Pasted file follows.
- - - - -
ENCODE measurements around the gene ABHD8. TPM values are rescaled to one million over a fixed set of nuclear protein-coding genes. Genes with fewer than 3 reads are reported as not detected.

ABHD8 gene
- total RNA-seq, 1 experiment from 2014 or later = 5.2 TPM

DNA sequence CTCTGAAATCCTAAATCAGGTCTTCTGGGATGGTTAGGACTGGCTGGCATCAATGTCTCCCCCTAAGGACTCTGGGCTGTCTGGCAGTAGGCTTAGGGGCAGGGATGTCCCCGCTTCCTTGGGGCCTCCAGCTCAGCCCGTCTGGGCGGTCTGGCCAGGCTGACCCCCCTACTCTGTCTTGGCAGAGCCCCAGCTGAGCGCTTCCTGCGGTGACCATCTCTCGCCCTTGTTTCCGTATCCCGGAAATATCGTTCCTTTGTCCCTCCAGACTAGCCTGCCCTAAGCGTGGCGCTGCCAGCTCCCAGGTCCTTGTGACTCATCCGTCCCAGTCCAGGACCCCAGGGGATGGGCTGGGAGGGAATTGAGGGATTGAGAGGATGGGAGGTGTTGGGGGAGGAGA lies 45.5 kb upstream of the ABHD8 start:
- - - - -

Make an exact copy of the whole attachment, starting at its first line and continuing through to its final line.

ENCODE measurements around the gene ABHD8. TPM values are rescaled to one million over a fixed set of nuclear protein-coding genes. Genes with fewer than 3 reads are reported as not detected.

ABHD8 gene
- total RNA-seq, 1 experiment from 2014 or later = 5.2 TPM

DNA sequence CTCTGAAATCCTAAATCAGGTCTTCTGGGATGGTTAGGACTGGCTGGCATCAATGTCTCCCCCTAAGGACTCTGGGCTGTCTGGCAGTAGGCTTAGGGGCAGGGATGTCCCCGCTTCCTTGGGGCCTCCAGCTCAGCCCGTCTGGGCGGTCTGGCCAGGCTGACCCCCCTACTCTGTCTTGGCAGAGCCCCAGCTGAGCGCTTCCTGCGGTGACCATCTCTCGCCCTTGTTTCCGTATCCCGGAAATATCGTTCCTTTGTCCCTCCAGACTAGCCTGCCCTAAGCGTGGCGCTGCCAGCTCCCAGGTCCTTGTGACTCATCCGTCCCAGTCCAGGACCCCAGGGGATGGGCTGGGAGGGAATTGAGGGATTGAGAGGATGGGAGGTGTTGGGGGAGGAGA lies 45.5 kb upstream of the ABHD8 start: